To reduce the risk of breast cancer, use the lowest dose of hormone therapy possible for the shortest amount of time.
Breast Cancer FAQs
What is breast cancer?
Breast cancer occurs when there is an uncontrolled growth of abnormal cells in the mammary glands. In most cases, these cells form a tumor that can be seen on the outside of the body. The disease spreads from where it first formed to other parts of the body. There are various types of breast cancer and each type has different behavior and prognosis (outlook). Breast cancer is the most common type of cancer in women.
How common is it?
One in eight women will develop breast cancer some time during her life, but it is not considered a normal part of aging. While breast cancer incidence increases with age, more than 15 percent of all women with breast cancer are under the age of 40 when they are diagnosed.
What causes breast cancer?
The exact cause of breast cancer is not known, but some risk factors have been identified. These include Age (breast cancer mainly occurs in women over 50 years old). A family history of breast or ovarian cancer. Being overweight or obese after menopause. Never having children and not breastfeeding. Drinking alcohol. Physical inactivity. Cigarette smoking (smoking is responsible for at least 15 percent of all breast cancer cases).
What are the symptoms?
The possible symptoms of breast cancer include: Breast lumps that feel different than usual or that keep growing, especially if they are accompanied by dimpling or puckering of the breast skin. Lump in the underarm area (can also be due to benign conditions like cysts and fibroadenomas). Thickening or swelling of part of the breast (especially if it is red, white, or dark). Enlarged lymph nodes in the armpit. Change in the size, shape, or appearance of the breast. Nipple discharge other than breast milk (this may be thick, bloody, or watery). Rash on the chest. Pain in any area of the breast.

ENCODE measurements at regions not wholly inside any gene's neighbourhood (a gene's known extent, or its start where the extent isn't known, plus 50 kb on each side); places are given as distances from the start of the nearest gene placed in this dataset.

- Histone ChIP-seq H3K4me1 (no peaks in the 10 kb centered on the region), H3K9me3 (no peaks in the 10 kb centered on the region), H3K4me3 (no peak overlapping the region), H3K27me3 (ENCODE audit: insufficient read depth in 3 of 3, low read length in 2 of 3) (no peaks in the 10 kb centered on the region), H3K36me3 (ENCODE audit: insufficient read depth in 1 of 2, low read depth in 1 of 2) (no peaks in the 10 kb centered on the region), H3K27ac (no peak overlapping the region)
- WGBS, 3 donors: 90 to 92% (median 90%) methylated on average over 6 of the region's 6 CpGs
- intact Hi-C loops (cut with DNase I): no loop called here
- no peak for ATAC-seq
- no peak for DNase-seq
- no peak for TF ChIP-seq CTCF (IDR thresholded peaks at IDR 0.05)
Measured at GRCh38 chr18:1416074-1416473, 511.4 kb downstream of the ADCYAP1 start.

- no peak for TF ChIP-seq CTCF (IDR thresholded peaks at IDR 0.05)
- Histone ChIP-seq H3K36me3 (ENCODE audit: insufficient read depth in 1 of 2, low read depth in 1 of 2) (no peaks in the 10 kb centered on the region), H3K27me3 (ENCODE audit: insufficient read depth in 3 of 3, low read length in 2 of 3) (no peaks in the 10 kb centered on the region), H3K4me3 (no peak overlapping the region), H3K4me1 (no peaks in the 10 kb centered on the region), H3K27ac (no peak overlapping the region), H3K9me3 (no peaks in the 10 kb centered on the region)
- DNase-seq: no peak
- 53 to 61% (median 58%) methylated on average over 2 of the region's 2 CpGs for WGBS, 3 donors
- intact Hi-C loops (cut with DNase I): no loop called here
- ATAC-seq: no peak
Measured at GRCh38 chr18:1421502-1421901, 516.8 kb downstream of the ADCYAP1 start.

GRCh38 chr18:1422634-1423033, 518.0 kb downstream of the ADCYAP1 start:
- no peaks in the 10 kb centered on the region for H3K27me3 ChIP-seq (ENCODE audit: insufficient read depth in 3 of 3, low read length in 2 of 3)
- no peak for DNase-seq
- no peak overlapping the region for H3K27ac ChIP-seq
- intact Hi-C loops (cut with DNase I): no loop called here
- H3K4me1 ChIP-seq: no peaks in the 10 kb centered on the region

What are the treatment options?
The main types of treatments used for breast cancer are surgery, radiation therapy, and chemotherapy. The choice of treatment depends on the stage (extent) of cancer, the woman’s age and health, and other factors. Some women also choose to have a mastectomy (removal of the entire breast).
What is the prognosis for Breast cancer?
The prognosis for breast cancer depends on the stage (extent) of cancer, the woman’s age and health, and other factors. Many women with breast cancer can be cured. However, some women have a recurrence (return) of cancer after treatment. If you have any more questions about breast cancer, please talk to your doctor.
Where can I get reliable information?
These are only a few of the many reliable sources of information on breast cancer. Always talk to your doctor if you have any questions or concerns about this disease.
Breast cancer is one of the most common types of cancer in Canadian women. There are certain risk factors that can increase someone’s chances of developing breast cancer. These include being over the age of 40, having a family history of breast cancer, and being overweight or obese. But even if you don’t have these risk factors, it is still possible to develop the disease. If you are concerned about breast cancer or have any other questions, please consult your doctor.
A breast swelling or thickening that isn’t the same as surrounding tissue. Change in a woman’s breast size, shape, or contour. A change in pigmentation of skin around the nipple (areola) or breast skin. Peeling, scaling, crusting, or flaking of the colored area of skin surrounding the nipple.